After 30+ years of luridly graphic media coverage, it’s all to easy to grow numb to the staggering human cost and fiendish complexity of the Afghan tragedy. To restore our focus, it just might take a highly formalistic, claustrophobic parable like the Arts Club’s stage adaptation of Khaled Hosseini’s best-selling 2007 novel A Thousand Splendid Suns.

Ursula Rani Sarma’s script glosses over none of the shelling and shouting, the brutality and beatings, the cynicism and corruption of Afghanistan’s endless war. But it conveys these realities with a spare, stylized compression that only heightens the impact, almost like a Japanese Noh play.

Not that there’s anything ascetic or “Zen” about this production. Calgary-based director Haysam Kadri makes full use of lush stagecraft, including David Coulter’s haunting musical score (with such instrumental exotica as a didgeridoo and a musical saw), choreographer Stephen Buescher’s meticulous deployment of the dozen-member cast, or lighting designer Robert Wierzel’s rich palette of intense spots and cyclorama silhouettes.

Set designer Ken MacDonald provides an ingenious clockwork of scrolling backdrops, see-through architectural elements, minimal roll-away props (a table, bedstead, cupboard and a few chairs) and scenic “flies.” Scene-changes are fluidly executed in real-time onstage by the players themselves, shifting seamlessly from indoors to outdoors, across spans of geography and decades of time.

Many of these production elements came pre-tested from San Francisco’s American Conservatory Theatre, which (along with Theatre Calgary) commissioned the work for its 2017 premiere. But for this new production – the seventh staging of Sarma’s script – what’s wholly original is the inspired casting, drawing heavily on Arts Club alumni.

The plot turns upon the central axis of co-stars Deena Aziz and Anita Majumdar, well-known to veteran Vancouver theatre goers from Arts Club’s Bombay Black. In that 2008 hit, Aziz played a scheming procuress who turns her hapless daughter, Majumdar, into an instrument of grisly revenge. Here, again, they play a kind of mother-daughter pair, but with entirely different affective valences. For one thing, their filial relationship is by choice, rather than by blood.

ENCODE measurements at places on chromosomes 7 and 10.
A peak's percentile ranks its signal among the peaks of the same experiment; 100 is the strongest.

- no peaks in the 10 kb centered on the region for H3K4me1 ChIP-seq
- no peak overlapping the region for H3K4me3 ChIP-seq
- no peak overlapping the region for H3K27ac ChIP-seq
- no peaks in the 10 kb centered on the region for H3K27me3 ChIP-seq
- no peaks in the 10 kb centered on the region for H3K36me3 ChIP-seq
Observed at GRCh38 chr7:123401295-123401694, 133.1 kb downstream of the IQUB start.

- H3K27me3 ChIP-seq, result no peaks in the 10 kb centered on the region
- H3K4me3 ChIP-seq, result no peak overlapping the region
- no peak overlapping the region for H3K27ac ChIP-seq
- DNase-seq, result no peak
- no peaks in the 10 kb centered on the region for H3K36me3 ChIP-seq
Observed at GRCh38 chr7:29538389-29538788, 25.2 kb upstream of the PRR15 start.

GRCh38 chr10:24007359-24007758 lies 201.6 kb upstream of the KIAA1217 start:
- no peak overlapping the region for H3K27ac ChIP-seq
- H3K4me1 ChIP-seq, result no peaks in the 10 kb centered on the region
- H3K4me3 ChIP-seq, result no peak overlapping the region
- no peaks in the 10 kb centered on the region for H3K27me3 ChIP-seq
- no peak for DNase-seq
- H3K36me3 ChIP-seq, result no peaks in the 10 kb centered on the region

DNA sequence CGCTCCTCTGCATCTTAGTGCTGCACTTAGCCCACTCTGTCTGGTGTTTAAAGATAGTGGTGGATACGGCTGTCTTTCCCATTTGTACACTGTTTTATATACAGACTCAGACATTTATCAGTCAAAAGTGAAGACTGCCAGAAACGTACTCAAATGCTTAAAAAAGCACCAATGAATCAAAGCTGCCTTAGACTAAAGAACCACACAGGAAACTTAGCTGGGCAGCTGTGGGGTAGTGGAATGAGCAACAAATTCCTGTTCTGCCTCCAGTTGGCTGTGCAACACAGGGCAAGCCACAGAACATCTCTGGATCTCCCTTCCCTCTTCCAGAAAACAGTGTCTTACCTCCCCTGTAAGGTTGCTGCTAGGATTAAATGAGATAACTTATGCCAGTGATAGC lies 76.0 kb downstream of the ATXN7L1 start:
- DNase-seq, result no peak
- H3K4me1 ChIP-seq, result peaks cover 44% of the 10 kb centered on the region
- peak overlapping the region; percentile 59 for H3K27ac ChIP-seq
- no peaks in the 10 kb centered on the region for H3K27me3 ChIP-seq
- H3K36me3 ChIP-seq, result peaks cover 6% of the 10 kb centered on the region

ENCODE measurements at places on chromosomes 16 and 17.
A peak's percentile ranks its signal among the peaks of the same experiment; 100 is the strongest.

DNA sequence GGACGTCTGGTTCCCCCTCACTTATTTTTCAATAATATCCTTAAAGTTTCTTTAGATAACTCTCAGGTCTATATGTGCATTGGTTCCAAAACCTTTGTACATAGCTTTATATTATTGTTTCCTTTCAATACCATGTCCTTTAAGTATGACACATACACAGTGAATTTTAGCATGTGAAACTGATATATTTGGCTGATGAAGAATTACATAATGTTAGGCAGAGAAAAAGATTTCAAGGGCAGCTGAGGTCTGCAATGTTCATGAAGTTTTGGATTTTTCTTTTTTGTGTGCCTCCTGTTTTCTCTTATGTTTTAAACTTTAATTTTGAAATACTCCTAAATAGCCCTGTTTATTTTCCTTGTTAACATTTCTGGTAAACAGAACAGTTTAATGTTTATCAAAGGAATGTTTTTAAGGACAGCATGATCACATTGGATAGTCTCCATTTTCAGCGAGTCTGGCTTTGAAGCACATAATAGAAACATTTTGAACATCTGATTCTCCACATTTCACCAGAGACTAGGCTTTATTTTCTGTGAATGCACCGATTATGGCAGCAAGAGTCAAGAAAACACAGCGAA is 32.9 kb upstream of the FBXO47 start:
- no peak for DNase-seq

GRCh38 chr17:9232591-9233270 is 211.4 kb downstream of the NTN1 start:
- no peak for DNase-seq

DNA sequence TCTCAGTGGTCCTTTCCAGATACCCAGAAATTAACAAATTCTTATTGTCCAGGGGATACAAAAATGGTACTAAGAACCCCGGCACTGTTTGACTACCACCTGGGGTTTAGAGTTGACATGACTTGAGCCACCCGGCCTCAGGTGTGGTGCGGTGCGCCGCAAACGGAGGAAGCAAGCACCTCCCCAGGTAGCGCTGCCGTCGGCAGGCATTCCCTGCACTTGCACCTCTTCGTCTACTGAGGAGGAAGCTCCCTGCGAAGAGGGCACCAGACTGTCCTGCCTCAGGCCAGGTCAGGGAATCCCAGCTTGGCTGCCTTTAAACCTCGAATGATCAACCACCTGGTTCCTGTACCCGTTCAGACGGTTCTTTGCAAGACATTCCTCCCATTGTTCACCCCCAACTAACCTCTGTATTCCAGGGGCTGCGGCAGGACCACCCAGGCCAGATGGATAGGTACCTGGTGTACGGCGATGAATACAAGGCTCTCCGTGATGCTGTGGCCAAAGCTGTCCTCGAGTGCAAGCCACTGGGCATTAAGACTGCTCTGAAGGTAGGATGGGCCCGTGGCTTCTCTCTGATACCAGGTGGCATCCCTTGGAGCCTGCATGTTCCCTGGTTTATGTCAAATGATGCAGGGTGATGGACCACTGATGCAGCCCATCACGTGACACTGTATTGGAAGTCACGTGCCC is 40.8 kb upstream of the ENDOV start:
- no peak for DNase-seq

In fact, they are co-wives (although a generation apart in age) to an abusive loser (Anousha Alamiah) who has clawed the younger woman out of the rubble after she’s been freshly orphaned in a rocket attack. Desperate (and secretly pregnant by a lover she believes to be dead), the girl lets herself be duped into marriage.

The co-wives get off to a rocky start, with the childless older woman resenting the younger as an interloper. But, in the pressure cooker of their luckless household, amidst the accelerating civil war and Taliban theocracy, they forge a bond after the birth of a daughter and, eventually, a son. The junior wife rallies an unsuspected ferocity in defense of the senior, who in turn taps into long-buried wellsprings of motherly nurturing towards her co-wife and the growing children.

As the relationship flourishes, we’re treated to flashbacks of how two such different women – the one a rural pariah, the other an urban bluestocking – could grow to mutual respect. The ghostly, suicidal figure (Arggy Jenati) of the senior wife’s village outcast mother weaves through the scenes murmuring counsels of hopeless despair. Nevertheless, the two women plot their getaway, try and fail, until – pushed to the brink – they finally manage an escape that’s at once appalling and uplifting.

Spanning decades, the story line demands vast expressive range from its co-stars – from girlish hope to post-traumatic stress, encysted defensiveness to vulnerable love. They each rise to the challenges and play brilliantly off one another’s strengths, growing in character and creating a palpable bond. Even Alamian, as the tormenting husband, shows flashes of twisted altruism and “honour” to justify his vicious misogyny. Nevertheless, the opening night crowd cheered like a bunch of hockey yobs at his violent comeuppance.

So where, amidst all this brutality, are the “Thousand Splendid Suns” of the title? Easy to miss it, but Sarma tips us off to them right in the opening scene. Just before the cataclysmic rocket blast, Majumdar’s poetry-spouting father (Monish Sharma), in a fond farewell to his beloved books, recites a lyric by the 17th century ghazal master Saeb-e-Tabrizi praising “arid” Kabul, whose “gusts of powdered soil, slightly sting my eyes/But I love her, for knowing and loving are born of this same dust.” Behind its walls, where the women are sequestered, the city “hides a thousand splendid suns.”

This play takes us behind one wall to glimpse one such sunrise of knowing and loving. Splendid!